MANASSA, Colo. – Ken and John Salazar (search) sat on a sofa with their 82-year-old mother in the living room of the modest ranch that has been home to their family for 150 years. Four siblings and extended family members huddled under bookshelves packed with family photos, religious mementos and encyclopedias.
The brothers were dressed up and headed for a hometown celebration of their simultaneous election to Congress on Nov. 2.
As usual, festivities began at home.
"This family has been at the core of all the values that we share," said Ken Salazar (search), the 49-year-old state attorney general and Colorado's next senator. "They were at the core of our campaigns and the core of everything that we've done in life."
John Salazar, 51, who will share an apartment with his brother in Washington as the new representative of the sprawling 3rd District, nodded to his mother: "It started here."
Emma Salazar, still soaking in her sons' successes, replied softly: "It just happened."
Democrats fared miserably on Election Day, but not in Colorado. Even though President Bush won the state for a second time, the Salazar brothers scored an eye-catching coup by reaching out to rural areas and self-described conservatives, including evangelical Christians, to win seats vacated by Republicans.
"What Democrats ought to do is look at guys like the Salazars and how they won," said Al From, head of the centrist Democratic Leadership Council (search), which helped put Bill Clinton on the path to the White House in 1992.
He and others say the brothers' campaigns are possible blueprints for making inroads in the West and other traditionally Republican states.
During a tour of tiny Manassa, made famous in 1919 by native son and heavyweight champion Jack Dempsey, the Salazars said the formula is simple: It's all about family.
The Salazars' roots date back four centuries to northern New Mexico, where their ancestors helped settle Santa Fe. They moved north at the end of the Mexican-American war to start a new life on land tucked into the hills southeast of Manassa, where the San Antonio River cuts through sagebrush and pinon and juniper trees.
Growing up on Los Rincones, or the Corners, named for the angle the hills form, the family had no money for toys. John Salazar said he, Ken and older brother LeRoy used sticks to make their own playthings.
"We know the values of hard work, integrity and honesty, and we know the struggles that people have in rural communities," said John Salazar, a state legislator and Vietnam-era veteran.
They are determined to pass on those values to their own children. John Salazar and his wife, Mary Lou, who run a seed potato farm with the family, required their three sons to work at home to earn money. Ken Salazar and his wife, Hope, acquired a Dairy Queen franchise in the Denver area in part so their two teenage daughters could learn the ropes of a family business.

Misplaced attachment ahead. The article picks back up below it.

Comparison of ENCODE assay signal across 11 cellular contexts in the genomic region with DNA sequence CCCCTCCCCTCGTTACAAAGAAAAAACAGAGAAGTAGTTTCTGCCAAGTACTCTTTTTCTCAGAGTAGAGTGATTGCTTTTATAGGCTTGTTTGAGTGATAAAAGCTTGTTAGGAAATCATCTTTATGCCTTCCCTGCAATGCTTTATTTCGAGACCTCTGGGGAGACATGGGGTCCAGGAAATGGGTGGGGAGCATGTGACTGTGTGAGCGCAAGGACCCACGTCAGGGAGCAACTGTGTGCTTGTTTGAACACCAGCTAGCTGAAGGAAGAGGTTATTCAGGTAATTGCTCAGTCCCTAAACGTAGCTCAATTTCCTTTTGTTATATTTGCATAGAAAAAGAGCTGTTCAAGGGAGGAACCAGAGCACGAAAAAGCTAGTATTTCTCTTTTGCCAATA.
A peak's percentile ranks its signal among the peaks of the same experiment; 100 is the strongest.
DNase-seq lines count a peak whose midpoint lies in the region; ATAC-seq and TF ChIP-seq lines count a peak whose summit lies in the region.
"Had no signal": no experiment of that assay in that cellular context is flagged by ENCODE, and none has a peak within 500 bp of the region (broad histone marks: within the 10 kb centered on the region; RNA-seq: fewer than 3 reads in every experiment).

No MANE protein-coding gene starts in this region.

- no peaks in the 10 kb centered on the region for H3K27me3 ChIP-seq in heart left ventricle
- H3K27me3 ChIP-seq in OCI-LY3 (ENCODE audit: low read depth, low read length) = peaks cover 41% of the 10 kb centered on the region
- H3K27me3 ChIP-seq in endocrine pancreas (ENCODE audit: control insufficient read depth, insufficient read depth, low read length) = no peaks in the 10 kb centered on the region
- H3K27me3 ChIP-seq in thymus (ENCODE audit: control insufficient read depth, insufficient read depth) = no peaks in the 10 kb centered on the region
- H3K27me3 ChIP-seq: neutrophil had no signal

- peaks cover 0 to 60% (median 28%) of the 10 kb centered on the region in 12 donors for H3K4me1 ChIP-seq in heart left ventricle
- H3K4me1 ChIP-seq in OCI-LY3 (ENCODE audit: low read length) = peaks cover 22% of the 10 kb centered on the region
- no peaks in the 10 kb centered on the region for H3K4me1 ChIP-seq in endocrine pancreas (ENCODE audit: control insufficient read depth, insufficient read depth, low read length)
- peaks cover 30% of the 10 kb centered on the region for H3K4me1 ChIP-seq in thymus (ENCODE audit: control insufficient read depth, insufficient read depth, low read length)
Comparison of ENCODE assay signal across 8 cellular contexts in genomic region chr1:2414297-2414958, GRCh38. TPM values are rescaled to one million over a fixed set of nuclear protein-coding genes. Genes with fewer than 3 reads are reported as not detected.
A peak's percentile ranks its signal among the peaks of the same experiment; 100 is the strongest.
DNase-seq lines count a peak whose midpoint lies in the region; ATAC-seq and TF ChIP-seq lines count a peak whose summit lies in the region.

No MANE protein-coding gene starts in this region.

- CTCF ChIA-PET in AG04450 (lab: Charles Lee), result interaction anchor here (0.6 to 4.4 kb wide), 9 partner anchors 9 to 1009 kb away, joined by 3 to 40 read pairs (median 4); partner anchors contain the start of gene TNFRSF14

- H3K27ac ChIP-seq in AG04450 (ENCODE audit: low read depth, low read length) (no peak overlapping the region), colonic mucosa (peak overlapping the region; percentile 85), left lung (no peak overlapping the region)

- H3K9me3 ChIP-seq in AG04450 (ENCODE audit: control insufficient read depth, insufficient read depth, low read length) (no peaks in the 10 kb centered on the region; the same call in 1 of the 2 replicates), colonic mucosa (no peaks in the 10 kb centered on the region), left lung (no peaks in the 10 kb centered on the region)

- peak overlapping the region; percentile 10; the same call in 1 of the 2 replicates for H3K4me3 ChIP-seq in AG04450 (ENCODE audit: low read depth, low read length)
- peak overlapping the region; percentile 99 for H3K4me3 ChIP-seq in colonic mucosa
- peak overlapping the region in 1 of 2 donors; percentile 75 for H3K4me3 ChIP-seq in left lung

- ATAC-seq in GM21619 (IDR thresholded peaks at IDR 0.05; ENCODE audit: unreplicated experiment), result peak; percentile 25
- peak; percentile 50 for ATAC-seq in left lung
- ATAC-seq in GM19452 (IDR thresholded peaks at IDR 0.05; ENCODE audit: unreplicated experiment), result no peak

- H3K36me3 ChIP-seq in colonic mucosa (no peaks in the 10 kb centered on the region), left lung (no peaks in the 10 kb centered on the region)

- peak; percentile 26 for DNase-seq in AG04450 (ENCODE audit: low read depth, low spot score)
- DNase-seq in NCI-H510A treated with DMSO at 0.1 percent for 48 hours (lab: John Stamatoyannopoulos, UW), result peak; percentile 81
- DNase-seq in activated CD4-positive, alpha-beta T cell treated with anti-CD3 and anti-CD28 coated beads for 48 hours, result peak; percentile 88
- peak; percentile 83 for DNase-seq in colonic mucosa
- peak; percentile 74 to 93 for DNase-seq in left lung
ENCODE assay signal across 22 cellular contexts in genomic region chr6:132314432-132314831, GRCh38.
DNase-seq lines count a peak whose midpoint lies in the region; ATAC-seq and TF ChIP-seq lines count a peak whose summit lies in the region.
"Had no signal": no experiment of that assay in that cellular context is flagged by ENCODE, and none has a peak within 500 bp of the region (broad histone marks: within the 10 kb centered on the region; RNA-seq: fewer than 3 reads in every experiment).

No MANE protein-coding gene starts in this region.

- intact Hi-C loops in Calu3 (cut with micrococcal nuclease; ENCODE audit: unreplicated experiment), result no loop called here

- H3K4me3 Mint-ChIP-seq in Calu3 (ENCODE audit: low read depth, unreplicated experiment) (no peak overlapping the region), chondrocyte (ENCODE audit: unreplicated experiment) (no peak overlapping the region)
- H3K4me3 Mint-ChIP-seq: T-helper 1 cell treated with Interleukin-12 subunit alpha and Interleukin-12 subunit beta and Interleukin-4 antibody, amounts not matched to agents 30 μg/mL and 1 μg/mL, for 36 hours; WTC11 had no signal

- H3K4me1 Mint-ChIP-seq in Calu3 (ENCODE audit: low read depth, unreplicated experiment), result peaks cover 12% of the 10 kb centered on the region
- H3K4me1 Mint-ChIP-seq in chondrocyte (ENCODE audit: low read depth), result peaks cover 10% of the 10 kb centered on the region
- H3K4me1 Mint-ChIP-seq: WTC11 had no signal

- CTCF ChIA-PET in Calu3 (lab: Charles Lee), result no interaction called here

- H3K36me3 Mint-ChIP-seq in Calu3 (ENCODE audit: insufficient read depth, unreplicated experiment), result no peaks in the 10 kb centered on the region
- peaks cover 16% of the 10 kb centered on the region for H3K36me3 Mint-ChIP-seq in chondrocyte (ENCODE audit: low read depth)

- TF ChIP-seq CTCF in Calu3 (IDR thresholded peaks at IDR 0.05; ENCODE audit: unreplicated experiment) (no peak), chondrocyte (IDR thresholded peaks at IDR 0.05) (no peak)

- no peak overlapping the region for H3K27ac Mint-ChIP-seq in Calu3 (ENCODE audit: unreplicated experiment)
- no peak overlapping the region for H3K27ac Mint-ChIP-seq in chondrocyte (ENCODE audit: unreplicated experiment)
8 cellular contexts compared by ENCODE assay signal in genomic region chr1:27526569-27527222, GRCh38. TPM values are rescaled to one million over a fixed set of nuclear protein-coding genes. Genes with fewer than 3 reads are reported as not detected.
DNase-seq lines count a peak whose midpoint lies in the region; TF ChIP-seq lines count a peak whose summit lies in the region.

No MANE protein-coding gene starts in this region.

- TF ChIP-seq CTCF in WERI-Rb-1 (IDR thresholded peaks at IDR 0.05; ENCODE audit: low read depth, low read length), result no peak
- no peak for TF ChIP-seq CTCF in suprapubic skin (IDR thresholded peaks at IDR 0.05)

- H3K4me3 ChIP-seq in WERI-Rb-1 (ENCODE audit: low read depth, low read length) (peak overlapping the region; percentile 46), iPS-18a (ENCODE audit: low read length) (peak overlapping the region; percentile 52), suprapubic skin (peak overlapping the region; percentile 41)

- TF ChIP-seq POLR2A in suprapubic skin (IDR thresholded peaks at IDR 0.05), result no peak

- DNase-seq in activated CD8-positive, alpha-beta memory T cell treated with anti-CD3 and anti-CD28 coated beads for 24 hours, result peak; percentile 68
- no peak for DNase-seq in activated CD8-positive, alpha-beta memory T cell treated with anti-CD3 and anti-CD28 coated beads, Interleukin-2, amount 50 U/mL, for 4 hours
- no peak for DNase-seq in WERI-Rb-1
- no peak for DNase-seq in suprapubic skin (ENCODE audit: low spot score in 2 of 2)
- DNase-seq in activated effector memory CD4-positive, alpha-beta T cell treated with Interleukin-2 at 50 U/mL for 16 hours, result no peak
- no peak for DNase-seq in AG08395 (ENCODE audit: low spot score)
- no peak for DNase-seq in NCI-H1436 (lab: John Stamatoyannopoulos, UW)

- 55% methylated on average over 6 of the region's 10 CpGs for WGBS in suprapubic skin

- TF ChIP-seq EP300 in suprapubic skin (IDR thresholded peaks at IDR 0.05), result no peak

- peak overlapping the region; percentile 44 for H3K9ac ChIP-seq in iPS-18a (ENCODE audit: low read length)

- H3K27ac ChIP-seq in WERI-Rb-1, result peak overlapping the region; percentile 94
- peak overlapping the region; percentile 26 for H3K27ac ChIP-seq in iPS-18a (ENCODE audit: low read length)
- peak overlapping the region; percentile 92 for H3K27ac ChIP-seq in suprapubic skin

The brothers also stressed the importance of education. Their mother and late father, Henry Salazar, bought encyclopedias in the early 1960s instead of trading in their pickup truck for a car.
"We sometimes used to sit out here around the table, and my father would go around and say, `I can't leave you riches, and I can't leave you large ranches, but the one thing I want to make sure you get is a good education,'" Ken Salazar said.
All the children became first-generation college graduates.
Much has been made of the fact that Ken Salazar is Colorado's first Hispanic senator and that he and Republican Mel Martinez (search) of Florida are the first Hispanics elected to the Senate in nearly 30 years. Salazar said he is proud of his background but doesn't want to dwell on it.
"I have been the attorney general for all 4.3 million people of the state of Colorado, regardless of their background, and I will continue to do that as the U.S. senator," he said.
He and his brother make more of their rural roots and humble beginnings. They say they won't forget that their home county, Conejos, is the poorest in the state.
"You learn in rural Colorado that your family is more than blood relatives," John Salazar said. "In small towns, you rely on your neighbors during harvest, when you're fixing fences, when you're rounding up cattle, when you need someone to pick up your children at school."
The Roman Catholic brothers felt comfortable talking about church and faith on the campaign trail, in areas where exit polls suggest Democrats lagged behind Republicans.
Drawings of saints compete for space with family photos on the walls of their mother's home. Religious statues from a now-demolished community church stand in a corner of the dining room. The sign over the ranch exit bears the Spanish farewell "Vaya con Dios," or "Go with God."
John Salazar said his mother keeps a candle lighted for her children and prays for them daily.
"I think it's those prayers that have taken us to where we are today," he said.